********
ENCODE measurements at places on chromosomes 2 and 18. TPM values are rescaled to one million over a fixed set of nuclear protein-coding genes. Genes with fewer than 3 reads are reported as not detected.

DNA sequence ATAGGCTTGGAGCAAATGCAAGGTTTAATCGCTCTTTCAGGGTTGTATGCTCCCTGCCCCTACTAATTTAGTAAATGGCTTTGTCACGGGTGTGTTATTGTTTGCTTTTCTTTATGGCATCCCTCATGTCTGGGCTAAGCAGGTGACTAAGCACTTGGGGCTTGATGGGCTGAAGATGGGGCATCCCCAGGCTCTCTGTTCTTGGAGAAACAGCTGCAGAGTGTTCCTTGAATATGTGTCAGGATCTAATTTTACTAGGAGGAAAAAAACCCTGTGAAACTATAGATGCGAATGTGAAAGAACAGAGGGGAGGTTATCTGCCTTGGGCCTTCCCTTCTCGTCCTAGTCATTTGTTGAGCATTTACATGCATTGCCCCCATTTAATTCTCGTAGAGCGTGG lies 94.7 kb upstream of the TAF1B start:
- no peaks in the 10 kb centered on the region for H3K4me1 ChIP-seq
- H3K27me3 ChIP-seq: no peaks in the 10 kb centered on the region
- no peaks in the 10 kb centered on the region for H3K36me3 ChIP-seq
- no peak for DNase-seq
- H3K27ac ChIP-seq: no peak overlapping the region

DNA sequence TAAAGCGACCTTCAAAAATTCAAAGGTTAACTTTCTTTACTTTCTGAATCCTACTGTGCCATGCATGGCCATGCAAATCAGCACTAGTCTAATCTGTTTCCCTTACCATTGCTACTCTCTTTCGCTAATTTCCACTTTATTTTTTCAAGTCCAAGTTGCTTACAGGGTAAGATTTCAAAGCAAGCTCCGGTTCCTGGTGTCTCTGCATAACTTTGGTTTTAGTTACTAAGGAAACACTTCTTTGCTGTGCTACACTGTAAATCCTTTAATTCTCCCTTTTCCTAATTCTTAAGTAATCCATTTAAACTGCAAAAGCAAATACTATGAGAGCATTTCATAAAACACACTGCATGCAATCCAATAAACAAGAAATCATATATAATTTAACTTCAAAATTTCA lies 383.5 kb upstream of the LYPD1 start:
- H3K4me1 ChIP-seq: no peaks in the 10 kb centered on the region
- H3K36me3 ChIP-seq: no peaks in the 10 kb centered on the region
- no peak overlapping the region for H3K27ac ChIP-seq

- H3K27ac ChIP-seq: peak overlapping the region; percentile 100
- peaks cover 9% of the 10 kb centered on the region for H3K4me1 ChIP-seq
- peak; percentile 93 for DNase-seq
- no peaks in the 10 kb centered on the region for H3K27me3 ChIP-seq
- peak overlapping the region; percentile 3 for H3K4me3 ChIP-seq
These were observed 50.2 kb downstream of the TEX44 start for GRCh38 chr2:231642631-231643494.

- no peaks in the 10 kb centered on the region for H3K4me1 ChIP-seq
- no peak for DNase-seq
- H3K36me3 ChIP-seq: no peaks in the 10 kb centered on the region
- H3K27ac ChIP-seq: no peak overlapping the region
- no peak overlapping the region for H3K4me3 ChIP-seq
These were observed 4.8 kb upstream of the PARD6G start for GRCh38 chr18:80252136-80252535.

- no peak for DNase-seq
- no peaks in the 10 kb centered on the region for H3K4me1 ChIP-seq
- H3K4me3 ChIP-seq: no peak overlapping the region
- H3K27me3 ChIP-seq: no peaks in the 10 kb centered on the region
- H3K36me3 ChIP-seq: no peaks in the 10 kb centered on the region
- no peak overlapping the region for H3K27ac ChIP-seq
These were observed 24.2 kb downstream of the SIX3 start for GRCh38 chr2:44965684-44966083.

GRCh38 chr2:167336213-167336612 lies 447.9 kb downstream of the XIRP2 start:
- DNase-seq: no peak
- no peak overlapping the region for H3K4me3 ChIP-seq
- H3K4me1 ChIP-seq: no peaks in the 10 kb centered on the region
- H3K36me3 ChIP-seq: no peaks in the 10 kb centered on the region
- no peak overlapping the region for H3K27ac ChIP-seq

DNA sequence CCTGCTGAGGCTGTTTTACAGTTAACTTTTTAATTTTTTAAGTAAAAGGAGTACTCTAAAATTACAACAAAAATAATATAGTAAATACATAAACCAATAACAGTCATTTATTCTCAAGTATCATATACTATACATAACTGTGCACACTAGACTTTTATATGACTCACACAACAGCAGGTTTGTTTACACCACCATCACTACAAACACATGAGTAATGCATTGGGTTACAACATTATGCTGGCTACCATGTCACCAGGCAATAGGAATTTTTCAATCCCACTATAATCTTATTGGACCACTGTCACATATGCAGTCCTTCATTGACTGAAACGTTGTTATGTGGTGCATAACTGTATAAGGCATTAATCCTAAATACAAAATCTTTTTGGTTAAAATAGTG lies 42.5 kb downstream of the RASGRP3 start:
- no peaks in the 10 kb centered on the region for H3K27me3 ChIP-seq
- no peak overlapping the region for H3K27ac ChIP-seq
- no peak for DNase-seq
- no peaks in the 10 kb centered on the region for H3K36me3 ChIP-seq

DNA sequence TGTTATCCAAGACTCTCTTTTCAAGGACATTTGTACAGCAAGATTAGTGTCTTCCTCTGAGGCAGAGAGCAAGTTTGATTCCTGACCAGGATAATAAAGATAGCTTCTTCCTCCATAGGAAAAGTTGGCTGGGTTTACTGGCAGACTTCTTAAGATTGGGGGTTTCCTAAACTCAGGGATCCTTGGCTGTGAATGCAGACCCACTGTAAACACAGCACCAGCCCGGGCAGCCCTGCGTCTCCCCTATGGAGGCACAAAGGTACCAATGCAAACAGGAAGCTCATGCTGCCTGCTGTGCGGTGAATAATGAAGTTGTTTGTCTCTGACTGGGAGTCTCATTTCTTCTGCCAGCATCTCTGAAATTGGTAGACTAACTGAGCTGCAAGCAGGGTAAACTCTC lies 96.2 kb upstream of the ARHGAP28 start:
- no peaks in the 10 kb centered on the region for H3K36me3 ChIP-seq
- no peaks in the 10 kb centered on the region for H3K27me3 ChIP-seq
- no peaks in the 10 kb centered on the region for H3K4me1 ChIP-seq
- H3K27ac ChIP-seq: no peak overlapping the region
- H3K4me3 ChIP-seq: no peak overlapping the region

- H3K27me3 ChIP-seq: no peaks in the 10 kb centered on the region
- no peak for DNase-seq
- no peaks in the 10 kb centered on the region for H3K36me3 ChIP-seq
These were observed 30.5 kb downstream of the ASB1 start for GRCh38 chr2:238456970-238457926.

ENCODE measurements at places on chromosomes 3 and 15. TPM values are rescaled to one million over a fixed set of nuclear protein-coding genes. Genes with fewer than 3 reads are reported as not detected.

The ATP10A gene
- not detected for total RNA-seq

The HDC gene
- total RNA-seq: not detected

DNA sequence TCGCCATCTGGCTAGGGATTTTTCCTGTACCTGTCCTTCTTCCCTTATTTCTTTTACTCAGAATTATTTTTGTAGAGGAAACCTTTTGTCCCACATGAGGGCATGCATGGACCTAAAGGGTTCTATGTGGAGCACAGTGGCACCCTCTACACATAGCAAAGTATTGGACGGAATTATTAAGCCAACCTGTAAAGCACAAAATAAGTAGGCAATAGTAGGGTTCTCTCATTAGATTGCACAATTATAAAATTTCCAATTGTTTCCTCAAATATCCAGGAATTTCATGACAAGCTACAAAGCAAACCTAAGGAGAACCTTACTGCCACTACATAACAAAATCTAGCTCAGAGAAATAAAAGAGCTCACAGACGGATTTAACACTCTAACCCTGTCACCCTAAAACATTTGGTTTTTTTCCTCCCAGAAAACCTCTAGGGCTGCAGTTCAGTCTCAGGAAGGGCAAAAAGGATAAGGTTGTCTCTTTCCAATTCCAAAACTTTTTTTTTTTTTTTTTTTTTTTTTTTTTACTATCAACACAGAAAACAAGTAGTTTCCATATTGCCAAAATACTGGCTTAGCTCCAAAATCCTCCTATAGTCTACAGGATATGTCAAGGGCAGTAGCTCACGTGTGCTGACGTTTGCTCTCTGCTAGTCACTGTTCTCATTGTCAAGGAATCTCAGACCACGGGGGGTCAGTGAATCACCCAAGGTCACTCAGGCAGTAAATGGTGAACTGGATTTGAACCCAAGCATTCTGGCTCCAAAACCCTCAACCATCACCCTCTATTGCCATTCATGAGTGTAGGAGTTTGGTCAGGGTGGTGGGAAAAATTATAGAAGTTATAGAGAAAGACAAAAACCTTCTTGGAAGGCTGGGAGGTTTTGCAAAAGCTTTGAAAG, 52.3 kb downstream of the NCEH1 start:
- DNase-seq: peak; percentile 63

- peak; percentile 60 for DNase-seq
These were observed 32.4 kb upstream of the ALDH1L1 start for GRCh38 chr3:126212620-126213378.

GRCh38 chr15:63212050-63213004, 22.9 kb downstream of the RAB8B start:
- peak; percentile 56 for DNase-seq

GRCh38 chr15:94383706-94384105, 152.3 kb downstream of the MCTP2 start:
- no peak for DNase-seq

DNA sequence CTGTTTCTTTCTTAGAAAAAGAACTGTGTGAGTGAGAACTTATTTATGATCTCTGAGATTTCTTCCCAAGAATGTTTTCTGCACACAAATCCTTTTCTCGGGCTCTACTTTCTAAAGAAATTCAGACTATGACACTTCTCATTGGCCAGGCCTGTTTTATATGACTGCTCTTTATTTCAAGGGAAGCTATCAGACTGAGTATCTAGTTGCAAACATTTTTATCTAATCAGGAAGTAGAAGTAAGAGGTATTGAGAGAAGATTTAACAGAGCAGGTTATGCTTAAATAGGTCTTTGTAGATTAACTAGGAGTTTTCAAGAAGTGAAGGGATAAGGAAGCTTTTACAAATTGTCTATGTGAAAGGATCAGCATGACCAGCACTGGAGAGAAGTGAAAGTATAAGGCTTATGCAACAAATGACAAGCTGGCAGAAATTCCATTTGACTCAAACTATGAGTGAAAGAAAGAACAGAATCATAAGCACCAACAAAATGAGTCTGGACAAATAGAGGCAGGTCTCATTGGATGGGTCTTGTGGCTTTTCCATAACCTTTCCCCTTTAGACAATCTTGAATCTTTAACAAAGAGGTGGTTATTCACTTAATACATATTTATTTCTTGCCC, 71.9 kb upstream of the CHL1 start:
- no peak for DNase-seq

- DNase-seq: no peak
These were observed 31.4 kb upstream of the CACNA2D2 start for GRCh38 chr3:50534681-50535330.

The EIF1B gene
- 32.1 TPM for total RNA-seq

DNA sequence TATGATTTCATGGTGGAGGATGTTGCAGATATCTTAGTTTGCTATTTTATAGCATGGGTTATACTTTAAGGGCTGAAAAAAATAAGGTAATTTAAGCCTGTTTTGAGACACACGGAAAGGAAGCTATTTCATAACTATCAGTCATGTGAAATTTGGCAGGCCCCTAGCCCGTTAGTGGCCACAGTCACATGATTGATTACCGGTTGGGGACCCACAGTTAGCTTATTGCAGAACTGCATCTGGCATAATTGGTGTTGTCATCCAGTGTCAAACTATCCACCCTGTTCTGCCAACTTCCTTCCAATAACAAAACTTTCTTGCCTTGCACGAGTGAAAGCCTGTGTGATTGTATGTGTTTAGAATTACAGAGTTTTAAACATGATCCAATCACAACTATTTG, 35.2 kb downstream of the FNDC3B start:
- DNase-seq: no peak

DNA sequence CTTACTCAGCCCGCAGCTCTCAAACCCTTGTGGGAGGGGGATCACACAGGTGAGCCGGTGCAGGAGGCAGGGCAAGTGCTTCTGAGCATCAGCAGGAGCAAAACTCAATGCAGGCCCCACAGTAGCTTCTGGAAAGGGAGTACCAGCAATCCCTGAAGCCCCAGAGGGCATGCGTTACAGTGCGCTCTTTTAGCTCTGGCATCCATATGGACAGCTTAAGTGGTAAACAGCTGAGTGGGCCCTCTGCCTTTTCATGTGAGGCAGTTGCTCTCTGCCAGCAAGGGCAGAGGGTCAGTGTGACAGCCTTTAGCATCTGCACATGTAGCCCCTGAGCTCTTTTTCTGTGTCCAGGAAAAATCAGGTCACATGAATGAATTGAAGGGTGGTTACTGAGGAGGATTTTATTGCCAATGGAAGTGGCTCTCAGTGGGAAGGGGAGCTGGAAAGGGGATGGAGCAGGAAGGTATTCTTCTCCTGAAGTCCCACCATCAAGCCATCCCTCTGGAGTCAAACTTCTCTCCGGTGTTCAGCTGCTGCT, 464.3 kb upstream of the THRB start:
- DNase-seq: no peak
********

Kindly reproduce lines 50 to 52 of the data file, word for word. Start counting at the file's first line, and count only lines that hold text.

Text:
- no peaks in the 10 kb centered on the region for H3K36me3 ChIP-seq
These were observed 30.5 kb downstream of the ASB1 start for GRCh38 chr2:238456970-238457926.

ENCODE measurements at places on chromosomes 3 and 15. TPM values are rescaled to one million over a fixed set of nuclear protein-coding genes. Genes with fewer than 3 reads are reported as not detected.